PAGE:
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Governments of Confrontation


According to an Agence France Press report last week, the morning after Lebanon’s long-serving Prime Minister Rafik Al-Hariri resigned his post—under an “ultimatum,” AFP added, “from the speaker of parliament, Nabih Berri, either to accept [President] Lahoud’s demands to form a new government or leave office”—Beirut’s “leading leftist daily” newspaper, As-Safir, carried a headline that read:

Hariri Chose His Departure and Lahoud
Chooses a Government of Confrontation


A second Beirut daily spelled this out more explicitly: “Lahoud now has a free hand to form a new cabinet,” L’Orient Le Jour reported, “although homogenous but dangerously monochrome: a real government of confrontation.”

Omar Karami, named by President Emile Lahoud to be Hariri’s successor and having earlier today announced his interim government to serve until new elections can be held next spring—and with maybe one-third of Lebanon’s Parliament opposing his effort, and none of the chief opposition figures participating in it, Karami’s new government very well could fall apart—said that he understood the “enormity of the external pressures against Lebanon and Syria,” as well as the “sensitive international situation and the crises the people are suffering from.” (“Lebanon’s new prime minister tries to form Cabinet amid internal, U.S. criticism that Syria influencing decisions,” Associated Press, Oct. 22.)

The “international situation” with respect to Lebanon and Syria is in fact a combination of two situations, if not more (the third would be Syria’s weight within Lebanon’s affairs): Increasing American pressure on the governments of Lebanon and Syria for Syrian troops to withdraw from Lebanese territory (though the Americans also like to toss in sealing Syria’s border with Iraq, allegations about Syria’s weapons of mass destruction programs, an end to Syria’s support for “terrorism,” principally its support of Hezbollah—and, last but not least, its opposition to American and Israeli policies in the region); and, more recently, UN Security Council pressure on the governments of Lebanon and Syria for Syria to do likewise under Resolution 1559, adopted by the slimmest of margins on September 2. Hence, when the American Deputy Assistant Secretary of State David Satterfield was quoted last weekend in Beirut’s An-Nahar newspaper expressing his Government’s “concern about Syria’s attitude towards Lebanon, Iraq and terrorism,” and he added “We want to see Syria take concrete measures because words are not enough,” this was what he meant: Not only that the American Government is demanding that Lebanon and Syria take specific actions, but that the Americans have chosen a path of confrontation until such time as they do. (“US demands action from Syria, warns of further sanctions,” Agence France Presse, Oct. 23.)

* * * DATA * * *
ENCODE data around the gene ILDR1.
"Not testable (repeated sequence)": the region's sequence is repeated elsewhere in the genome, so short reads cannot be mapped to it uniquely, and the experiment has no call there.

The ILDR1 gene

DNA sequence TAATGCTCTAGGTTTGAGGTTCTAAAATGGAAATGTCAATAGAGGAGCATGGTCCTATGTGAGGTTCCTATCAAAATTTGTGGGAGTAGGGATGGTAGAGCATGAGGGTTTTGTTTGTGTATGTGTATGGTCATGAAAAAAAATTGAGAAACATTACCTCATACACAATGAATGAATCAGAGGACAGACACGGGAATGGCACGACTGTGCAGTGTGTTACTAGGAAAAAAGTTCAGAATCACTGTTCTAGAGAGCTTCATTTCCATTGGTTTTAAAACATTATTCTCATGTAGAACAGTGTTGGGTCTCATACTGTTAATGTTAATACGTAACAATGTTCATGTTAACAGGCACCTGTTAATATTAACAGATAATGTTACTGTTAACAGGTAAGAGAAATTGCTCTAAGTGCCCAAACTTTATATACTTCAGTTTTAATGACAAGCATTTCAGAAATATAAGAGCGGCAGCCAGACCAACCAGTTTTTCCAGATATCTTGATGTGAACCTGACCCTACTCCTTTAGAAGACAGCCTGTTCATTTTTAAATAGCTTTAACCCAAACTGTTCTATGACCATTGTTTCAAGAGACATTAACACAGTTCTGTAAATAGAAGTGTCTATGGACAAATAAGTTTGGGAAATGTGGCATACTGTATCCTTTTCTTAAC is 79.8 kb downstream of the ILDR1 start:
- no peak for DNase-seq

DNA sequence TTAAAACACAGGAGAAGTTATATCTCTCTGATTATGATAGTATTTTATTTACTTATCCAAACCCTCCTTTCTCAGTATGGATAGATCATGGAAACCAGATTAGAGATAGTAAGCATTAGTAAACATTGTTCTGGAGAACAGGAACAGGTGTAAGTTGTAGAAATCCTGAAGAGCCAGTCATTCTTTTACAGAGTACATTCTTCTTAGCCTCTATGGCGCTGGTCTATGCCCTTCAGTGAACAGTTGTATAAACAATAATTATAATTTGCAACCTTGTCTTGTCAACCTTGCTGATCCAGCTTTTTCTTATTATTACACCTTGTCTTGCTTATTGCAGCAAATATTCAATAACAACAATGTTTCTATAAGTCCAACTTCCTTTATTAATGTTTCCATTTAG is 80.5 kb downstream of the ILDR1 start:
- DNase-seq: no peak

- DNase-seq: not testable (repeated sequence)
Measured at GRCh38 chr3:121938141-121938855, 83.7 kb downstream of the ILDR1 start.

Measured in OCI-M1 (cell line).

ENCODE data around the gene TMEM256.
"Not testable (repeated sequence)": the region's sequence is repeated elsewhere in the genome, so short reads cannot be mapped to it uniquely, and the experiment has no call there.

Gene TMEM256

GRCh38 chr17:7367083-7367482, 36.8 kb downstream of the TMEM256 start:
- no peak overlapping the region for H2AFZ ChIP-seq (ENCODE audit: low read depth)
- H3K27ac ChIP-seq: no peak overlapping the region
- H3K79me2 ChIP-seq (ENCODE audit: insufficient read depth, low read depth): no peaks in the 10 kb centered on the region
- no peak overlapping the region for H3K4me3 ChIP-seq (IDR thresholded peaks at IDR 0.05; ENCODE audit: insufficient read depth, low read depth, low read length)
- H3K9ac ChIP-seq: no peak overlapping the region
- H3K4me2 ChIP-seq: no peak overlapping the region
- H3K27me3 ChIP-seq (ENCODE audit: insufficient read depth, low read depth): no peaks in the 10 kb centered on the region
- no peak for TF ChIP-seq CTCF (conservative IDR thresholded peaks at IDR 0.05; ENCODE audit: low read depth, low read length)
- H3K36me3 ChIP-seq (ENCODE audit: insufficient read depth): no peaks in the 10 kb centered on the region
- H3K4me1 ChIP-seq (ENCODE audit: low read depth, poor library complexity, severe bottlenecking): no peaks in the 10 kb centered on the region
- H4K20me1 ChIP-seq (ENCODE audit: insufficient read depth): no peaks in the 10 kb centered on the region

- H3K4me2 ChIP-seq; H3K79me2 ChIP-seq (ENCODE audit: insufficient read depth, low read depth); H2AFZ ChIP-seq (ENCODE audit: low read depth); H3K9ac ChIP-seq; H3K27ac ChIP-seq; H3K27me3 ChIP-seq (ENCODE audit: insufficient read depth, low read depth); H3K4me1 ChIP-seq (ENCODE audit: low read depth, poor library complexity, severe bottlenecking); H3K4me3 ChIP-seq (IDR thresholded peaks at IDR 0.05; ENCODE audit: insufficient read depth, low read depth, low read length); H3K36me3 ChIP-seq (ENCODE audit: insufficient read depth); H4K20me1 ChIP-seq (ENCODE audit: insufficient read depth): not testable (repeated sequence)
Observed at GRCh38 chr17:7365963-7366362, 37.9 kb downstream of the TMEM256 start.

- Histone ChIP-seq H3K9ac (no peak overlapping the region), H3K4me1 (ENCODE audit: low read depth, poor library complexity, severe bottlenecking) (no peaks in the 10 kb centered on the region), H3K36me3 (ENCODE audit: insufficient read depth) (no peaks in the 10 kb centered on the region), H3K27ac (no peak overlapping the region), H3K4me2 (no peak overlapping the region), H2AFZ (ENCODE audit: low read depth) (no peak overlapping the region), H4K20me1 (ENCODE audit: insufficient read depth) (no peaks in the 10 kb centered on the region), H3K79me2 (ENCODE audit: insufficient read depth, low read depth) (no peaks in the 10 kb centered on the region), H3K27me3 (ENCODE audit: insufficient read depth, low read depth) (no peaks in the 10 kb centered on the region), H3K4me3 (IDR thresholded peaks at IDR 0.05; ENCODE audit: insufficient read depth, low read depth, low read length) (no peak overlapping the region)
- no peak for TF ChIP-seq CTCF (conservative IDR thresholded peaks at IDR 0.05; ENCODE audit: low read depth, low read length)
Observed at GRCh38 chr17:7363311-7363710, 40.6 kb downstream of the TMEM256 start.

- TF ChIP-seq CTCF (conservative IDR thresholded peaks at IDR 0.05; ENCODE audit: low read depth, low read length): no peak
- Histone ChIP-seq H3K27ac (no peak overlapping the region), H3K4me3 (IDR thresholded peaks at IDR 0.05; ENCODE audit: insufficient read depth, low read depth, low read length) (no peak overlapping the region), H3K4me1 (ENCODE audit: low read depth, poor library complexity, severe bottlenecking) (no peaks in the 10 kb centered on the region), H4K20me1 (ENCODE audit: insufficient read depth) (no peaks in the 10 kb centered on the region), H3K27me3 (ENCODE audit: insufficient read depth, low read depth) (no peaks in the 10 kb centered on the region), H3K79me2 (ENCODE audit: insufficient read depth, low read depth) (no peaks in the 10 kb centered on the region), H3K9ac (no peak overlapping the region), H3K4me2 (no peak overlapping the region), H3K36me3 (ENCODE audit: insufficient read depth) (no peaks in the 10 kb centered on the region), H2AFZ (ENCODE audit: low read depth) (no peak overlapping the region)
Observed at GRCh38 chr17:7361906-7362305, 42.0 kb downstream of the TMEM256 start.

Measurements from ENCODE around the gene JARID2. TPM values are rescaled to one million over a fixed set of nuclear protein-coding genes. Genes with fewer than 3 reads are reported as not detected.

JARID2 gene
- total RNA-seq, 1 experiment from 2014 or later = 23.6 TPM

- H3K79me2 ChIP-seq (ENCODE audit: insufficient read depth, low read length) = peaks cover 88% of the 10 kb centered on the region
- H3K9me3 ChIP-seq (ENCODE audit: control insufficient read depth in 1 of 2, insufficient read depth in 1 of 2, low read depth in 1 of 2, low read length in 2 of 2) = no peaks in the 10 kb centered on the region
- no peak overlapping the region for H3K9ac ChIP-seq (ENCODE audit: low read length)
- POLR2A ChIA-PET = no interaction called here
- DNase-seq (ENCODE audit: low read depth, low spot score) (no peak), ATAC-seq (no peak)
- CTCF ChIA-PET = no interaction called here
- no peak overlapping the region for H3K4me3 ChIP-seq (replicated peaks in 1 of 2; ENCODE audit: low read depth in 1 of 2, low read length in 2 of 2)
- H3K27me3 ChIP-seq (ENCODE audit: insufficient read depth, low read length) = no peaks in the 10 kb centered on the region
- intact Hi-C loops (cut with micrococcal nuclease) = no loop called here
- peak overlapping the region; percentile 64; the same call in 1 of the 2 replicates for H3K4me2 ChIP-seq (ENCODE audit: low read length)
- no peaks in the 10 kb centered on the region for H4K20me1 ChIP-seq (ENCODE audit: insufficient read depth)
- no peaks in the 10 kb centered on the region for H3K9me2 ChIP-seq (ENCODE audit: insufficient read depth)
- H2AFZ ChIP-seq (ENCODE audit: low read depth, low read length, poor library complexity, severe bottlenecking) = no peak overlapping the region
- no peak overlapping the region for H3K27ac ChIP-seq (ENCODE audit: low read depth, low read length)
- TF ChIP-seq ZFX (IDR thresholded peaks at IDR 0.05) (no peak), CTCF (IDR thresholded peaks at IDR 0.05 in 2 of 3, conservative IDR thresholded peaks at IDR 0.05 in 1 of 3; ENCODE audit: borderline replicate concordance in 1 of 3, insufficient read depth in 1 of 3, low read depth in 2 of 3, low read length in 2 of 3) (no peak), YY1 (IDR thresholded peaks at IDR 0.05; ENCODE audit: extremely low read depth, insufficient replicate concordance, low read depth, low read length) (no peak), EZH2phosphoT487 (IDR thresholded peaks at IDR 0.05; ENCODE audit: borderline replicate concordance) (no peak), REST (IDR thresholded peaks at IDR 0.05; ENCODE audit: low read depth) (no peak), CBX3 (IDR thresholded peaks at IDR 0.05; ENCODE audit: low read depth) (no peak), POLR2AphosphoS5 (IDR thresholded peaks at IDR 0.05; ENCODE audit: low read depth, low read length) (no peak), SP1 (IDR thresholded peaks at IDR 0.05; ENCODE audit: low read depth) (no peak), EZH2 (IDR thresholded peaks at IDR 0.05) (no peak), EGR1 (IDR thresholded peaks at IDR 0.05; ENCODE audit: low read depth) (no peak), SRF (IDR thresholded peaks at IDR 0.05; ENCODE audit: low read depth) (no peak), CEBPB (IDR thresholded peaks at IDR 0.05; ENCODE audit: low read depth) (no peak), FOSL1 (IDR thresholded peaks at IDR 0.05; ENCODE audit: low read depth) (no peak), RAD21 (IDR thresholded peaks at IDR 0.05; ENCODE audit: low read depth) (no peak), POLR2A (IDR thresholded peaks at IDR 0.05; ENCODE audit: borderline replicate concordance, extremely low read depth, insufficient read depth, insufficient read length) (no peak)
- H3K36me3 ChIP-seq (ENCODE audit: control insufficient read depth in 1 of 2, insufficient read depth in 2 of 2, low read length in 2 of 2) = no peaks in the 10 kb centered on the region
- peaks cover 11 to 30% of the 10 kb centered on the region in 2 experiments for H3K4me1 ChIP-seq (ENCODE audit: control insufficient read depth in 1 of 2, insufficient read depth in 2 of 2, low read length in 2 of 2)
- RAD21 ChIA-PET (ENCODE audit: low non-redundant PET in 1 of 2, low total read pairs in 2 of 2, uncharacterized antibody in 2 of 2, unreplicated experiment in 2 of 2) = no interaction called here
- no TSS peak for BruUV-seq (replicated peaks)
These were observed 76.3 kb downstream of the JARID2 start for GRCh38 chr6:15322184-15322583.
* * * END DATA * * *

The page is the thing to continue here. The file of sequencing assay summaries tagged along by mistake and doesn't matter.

What almost nobody had counted on until 1559, however, was that the Americans (and in this instance the French as well) would succeed in dragging the UN Security Council along the same path of confrontation with Syria and Lebanon that the Americans had chosen. (Though I should add that after what we’ve seen the Americans manage to pull off in Afghanistan and Iraq these past three years, getting the Security Council to line up behind American Power towards Syria and Lebanon must have felt like child’s play.)

The current phase of this deliberately-chosen path of confrontation with Syria and Lebanon was initiated with the entry into law of the Syria Accountability and Lebanese Sovereignty Restoration Act back on December 12, 2003—a horrific piece of legislation that passed both chambers of the American Congress with a total of only four Nay votes cast against it, all four of them in the House alone. (Namely: Two Republicans (Jeff Flake (AZ) and Ron Paul (TX)), and two Democrats (Neil Abercrombie (HI) and Nick Rahall (WV). How’s this for a near-totalitarian equivalent?)